Excel Macro : Repetitive Ctrl+C (and some more)

My Excel skills are being tested quite often now. I had to work on a repetitive task to close a large list of support incidents. The input list of incident numbers were in an excel sheet and for each, I had to go to the incident management software and update some fields (primarily drop-down selections) prior to closure. As any gamer would attest, it is not much fun having to switch between two sides of the keyboard when also working with a mouse. Hence the act of Ctrl+C & Ctrl+V would be interrupted by having to use the down arrow and get to the next cell. I decided to write an Excel Macro that would go to the next cell below, select it and copy it. If you think it would be tough, think again. Here is the code.

Public Sub NextRowCopy()
    Dim currRow As Integer
    currRow = ActiveCell.Row
    currRow = currRow + 1
    Range("C" & currRow).Select
End Sub

I pasted this in a new module in my workbook (Alt+F11 » Right Click Workbook in Project Explorer to the left and Insert » Module). As you would have guessed, the incident numbers were in column C. After saving the macro, I went back to the workbook. I pressed Alt+F8 to see the NextRowCopy macro in the popup window. Selected it and clicked on Options, assigned it a shortcut Ctrl+Q (again for the same reason that Q was to the same side of the keyboard as C).

Once I updated the Incident, I would do a Ctrl+Q and I would have the next incident number to be worked on.

The And Some More part

Most of the fields to be updated in the system were dropdown selections, but there was a standard text to be updated as well. I couldn’t copy it from excel since it would change my cursor location and I didn’t want to have to open a notepad and cycle three windows for this. I searched for a multiple clipboard manager and decided to use QuickTextPaste. It lets you assign shortcuts to predefined text, run programs and more.

My task was completed and while looking back at my macro, I think I could have had excel do the copy of the predefined text as well. Let us say that the existing data was from columns A through N. I could add the text I needed to paste in Column Q and have the macro check where I was currently and move to the right cell.

Public Sub NextRowCopy()
    Dim currRow As Integer
    currRow = ActiveCell.Row
    currCol = ActiveCell.Column
    If currCol = 3 Then
        ' We are in the incidents column. Switch to column O
        currCol = "O"
        ' We are in new column O, switch to column C in the next row
        currCol = "C"
        currRow = currRow + 1
    End If
    Range(currCol & currRow).Select
End Sub

Each time the macro ran, my clipboard had either the incident to be searched or the text to be entered to close the incident. Total time saved:  30 minutes 

Screen capture from the mainframe

If I wanted any proof that I was a resillient and obssessive automator, this incident was more than sufficient. Our team was faced with a predicament – the business wanted to get some reports downloaded from the testing region. Usually this was an easy process, we could download the report From CA-View and email or FTP it.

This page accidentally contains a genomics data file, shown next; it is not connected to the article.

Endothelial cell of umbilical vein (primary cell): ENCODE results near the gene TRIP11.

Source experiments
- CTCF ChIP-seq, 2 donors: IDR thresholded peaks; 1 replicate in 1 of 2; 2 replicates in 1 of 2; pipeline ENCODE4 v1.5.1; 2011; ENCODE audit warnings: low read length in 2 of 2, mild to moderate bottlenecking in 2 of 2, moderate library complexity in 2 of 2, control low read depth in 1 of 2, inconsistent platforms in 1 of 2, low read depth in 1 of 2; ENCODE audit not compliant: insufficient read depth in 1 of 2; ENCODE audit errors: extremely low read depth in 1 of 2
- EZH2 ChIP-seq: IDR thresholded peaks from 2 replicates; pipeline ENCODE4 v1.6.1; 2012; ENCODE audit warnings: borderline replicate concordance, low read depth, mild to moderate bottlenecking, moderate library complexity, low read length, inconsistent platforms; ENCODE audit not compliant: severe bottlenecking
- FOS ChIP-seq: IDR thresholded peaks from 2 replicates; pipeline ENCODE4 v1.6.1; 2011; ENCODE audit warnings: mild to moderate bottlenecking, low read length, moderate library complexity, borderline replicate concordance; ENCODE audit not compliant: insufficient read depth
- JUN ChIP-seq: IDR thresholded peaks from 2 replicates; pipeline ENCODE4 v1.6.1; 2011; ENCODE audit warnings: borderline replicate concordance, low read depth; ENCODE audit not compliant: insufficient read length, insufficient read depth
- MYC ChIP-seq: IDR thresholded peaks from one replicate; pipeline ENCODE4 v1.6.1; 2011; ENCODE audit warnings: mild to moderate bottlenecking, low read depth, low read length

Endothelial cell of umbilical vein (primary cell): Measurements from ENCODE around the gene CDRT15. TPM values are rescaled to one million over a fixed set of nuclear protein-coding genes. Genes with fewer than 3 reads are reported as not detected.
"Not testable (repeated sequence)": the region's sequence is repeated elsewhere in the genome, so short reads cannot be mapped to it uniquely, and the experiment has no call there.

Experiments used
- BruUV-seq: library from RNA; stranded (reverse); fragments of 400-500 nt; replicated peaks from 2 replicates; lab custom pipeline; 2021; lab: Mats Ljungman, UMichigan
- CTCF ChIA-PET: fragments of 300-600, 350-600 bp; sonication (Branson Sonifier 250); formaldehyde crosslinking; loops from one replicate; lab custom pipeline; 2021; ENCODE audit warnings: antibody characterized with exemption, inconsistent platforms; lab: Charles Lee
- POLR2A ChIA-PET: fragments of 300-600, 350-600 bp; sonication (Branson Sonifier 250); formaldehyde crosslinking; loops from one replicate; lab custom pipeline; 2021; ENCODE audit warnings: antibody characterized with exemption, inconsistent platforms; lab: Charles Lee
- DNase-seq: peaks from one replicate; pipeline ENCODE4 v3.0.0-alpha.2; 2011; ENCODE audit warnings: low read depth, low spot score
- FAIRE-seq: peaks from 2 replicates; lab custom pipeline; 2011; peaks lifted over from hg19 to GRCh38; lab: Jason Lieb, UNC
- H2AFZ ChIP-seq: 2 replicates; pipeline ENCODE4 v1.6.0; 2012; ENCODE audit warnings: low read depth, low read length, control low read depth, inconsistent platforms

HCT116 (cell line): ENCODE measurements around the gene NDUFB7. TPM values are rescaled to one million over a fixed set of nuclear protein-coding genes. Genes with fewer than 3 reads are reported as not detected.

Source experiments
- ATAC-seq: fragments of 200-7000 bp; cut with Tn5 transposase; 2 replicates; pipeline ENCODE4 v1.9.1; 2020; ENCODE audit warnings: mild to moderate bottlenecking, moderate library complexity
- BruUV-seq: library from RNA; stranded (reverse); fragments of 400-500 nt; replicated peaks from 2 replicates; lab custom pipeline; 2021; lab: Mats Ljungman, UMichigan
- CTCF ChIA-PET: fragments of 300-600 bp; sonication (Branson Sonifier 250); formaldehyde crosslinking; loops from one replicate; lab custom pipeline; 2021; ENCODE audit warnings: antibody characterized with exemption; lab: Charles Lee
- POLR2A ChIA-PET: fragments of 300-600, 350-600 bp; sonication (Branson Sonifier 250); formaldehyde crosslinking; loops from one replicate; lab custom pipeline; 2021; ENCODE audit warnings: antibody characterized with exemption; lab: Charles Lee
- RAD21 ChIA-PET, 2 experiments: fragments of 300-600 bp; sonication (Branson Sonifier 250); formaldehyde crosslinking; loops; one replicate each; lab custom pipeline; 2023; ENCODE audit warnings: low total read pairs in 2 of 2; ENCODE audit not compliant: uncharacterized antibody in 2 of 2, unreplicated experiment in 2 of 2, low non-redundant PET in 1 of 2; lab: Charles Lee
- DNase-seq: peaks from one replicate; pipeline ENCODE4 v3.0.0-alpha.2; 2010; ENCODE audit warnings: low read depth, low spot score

After a migration to a new firewall, FTP & email stopped working and we had to download reports that were more than 1000 pages. The last option (not the best, but had to be done) was a screen capture process. I had three options

  • VB.Net to use the Quick3270 Object and extract the data
  • Excel and VBA to capture screenshots (again with the Quick3270 Object)
  • Quick3270 Macro Language

I tried each and every option from the list above (in the same order). VB.Net seemed to be an overkill. I had to create forms (to collect screen details, logon information etc.)


VBA & Excel was looking like a good option; I had worked with this combination in the past when we had to download the entire list of FCTs from the CICS region (CEMT & Screen capture did a pretty good job). The screen capture Excel Macro worked well, except for a couple of points which didn’t make this the option of choice. Firstly, the macro could capture data one line at a time (since the code needed to identify the last line of the data on the screen). Secondly, due to login process, screen navigation, etc., one couldn’t guarantee that the user was on the right page. Finally, it was nearly impossible to pause/stop the macro without force closing the program.

Quick3270 Macro it was. While it is based on Visual Basic commands and structure (it even has constants such as vbOkOnly), it does not have the entire instruction set. Picking up parts from the VBA code and modifying it for the Macro language, the final product was ready.

The Macro language had decent support for File I/O and could create Excel.Application Objects. With this, I gave flexibility to the user to route the output into a new excel sheet or into a text file. The language did not support arrays, which meant that concatenating data across screens (scrolling horizontally) required some long winding logic. Creating 24 different variables (one for each line), assigning them data, scrolling and appending data, this took up about 1/3rd of the macro coding. Similar pages of code had to be written for outputting data (variable by variable).

The reference Guide for the Quick3270 Macro language can be found on the dn-computing downloads page. I must warn you that the Macro language is specific to the version you are using. The manual is for v4.12, do take this in consideration while starting to code.

With my battle scars to show for and a running macro, I think I will keep this language in mind during future ventures into Mainframe Automation.